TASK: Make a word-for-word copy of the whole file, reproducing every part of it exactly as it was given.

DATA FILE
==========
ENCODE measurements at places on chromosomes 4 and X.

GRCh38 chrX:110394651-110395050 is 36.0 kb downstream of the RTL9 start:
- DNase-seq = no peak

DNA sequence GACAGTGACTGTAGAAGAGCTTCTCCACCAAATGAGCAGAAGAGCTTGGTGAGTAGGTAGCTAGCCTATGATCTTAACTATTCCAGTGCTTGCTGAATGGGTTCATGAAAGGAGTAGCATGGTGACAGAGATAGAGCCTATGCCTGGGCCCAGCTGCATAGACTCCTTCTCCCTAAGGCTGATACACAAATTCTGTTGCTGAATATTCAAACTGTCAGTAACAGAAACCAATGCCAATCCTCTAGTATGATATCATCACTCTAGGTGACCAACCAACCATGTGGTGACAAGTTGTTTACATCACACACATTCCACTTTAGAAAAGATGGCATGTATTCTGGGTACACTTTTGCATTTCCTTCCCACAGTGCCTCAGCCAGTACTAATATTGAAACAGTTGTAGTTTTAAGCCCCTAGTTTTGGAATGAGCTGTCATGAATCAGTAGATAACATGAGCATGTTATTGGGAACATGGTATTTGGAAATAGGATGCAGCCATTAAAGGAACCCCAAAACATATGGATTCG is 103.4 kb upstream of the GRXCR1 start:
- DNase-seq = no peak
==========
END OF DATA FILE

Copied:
ENCODE measurements at places on chromosomes 4 and X.

GRCh38 chrX:110394651-110395050 is 36.0 kb downstream of the RTL9 start:
- DNase-seq = no peak

DNA sequence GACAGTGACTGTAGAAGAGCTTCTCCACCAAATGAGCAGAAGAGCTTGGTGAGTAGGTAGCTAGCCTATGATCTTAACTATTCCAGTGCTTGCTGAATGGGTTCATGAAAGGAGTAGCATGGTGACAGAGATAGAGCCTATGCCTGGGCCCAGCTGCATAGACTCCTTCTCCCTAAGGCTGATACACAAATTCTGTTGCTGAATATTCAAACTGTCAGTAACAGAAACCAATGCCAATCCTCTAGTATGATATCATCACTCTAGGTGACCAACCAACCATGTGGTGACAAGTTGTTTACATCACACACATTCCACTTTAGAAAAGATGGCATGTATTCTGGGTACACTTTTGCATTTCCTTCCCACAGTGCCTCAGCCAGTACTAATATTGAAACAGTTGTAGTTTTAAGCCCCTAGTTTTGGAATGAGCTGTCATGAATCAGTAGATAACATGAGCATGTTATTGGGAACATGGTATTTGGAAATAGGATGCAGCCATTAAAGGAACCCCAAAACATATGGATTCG is 103.4 kb upstream of the GRXCR1 start:
- DNase-seq = no peak